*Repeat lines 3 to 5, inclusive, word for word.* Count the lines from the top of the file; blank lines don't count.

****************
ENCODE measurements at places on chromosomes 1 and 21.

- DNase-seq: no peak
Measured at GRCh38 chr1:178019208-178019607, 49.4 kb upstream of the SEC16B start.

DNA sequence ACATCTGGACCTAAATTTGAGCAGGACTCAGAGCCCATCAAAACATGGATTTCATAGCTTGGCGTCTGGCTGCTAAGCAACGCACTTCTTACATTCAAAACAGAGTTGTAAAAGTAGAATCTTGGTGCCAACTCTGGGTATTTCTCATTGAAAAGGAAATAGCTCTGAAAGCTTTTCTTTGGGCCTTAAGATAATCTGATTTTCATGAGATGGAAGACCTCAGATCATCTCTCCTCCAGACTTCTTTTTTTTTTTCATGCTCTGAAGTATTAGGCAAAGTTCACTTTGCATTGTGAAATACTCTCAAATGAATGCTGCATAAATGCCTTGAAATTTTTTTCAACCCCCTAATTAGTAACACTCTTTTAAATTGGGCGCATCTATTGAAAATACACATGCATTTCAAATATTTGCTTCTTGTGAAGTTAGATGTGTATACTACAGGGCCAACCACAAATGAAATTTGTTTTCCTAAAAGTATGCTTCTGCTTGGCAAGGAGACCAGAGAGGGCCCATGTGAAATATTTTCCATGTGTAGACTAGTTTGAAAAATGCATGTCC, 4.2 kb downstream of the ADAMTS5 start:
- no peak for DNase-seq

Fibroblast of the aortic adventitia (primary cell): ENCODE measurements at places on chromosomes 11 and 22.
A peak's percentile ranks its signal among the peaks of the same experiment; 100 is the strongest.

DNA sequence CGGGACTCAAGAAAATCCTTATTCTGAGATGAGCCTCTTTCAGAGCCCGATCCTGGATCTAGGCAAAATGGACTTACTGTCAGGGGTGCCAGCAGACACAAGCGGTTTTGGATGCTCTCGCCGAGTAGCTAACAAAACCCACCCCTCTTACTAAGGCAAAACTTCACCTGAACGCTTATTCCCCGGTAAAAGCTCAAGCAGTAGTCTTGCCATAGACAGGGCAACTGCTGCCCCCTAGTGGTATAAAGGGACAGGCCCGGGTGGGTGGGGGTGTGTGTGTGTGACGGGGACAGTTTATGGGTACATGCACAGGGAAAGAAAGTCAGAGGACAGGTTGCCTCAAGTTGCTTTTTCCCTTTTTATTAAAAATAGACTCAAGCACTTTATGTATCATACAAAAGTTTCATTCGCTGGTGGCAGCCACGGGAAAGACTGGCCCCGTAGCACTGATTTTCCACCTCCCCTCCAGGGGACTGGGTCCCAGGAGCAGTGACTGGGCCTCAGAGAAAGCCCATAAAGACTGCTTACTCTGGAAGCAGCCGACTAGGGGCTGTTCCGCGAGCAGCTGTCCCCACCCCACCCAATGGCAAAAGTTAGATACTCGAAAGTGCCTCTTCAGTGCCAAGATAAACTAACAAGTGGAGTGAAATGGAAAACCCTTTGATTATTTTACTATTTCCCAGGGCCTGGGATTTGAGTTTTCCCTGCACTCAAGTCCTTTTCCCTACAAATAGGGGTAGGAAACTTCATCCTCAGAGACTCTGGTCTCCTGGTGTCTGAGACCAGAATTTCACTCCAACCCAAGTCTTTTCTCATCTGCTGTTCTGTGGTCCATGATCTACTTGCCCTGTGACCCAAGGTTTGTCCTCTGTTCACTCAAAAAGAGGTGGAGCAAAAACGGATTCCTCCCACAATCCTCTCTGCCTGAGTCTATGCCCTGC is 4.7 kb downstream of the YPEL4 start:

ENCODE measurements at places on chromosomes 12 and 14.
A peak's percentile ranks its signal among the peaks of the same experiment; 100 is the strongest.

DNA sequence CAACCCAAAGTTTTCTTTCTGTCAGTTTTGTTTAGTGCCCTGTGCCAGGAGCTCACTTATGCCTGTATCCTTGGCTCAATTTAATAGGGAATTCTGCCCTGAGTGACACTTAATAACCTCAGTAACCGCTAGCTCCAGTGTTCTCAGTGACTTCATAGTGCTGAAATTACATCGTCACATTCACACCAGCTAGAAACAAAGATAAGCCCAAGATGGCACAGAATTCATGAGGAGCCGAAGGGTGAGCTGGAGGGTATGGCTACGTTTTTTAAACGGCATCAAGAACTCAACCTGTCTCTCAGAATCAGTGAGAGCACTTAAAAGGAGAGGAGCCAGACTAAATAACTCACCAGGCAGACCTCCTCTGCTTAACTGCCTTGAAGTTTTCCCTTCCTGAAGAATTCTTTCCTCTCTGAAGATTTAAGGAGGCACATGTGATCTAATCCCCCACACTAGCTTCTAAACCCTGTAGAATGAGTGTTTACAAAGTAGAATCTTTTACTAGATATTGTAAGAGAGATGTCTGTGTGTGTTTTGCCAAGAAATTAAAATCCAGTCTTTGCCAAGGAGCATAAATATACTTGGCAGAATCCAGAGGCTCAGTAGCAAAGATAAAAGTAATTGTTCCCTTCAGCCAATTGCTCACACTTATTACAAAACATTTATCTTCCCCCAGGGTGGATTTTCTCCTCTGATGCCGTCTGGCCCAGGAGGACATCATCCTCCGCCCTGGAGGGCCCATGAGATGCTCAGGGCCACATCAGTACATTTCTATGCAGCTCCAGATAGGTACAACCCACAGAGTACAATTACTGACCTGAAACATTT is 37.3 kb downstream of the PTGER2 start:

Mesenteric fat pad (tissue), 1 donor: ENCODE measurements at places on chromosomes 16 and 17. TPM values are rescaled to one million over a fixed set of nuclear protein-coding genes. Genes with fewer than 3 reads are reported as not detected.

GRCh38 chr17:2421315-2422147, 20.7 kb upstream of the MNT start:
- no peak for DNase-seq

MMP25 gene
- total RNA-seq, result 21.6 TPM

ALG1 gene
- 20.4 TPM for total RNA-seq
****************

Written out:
Measured at GRCh38 chr1:178019208-178019607, 49.4 kb upstream of the SEC16B start.

DNA sequence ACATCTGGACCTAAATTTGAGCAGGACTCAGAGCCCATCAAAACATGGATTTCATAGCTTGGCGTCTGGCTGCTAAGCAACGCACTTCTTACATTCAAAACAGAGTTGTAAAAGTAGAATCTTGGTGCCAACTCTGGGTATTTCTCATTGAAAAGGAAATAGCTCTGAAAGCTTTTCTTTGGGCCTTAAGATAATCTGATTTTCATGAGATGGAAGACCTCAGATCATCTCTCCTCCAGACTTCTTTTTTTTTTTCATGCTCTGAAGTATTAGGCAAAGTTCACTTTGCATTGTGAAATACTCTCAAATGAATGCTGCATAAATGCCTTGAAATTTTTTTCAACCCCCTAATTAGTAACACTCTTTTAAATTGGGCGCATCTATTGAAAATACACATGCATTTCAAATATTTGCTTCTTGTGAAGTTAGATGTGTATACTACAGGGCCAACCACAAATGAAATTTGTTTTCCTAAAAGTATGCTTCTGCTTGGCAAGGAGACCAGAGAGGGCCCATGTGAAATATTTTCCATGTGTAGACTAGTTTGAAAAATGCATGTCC, 4.2 kb downstream of the ADAMTS5 start:
- no peak for DNase-seq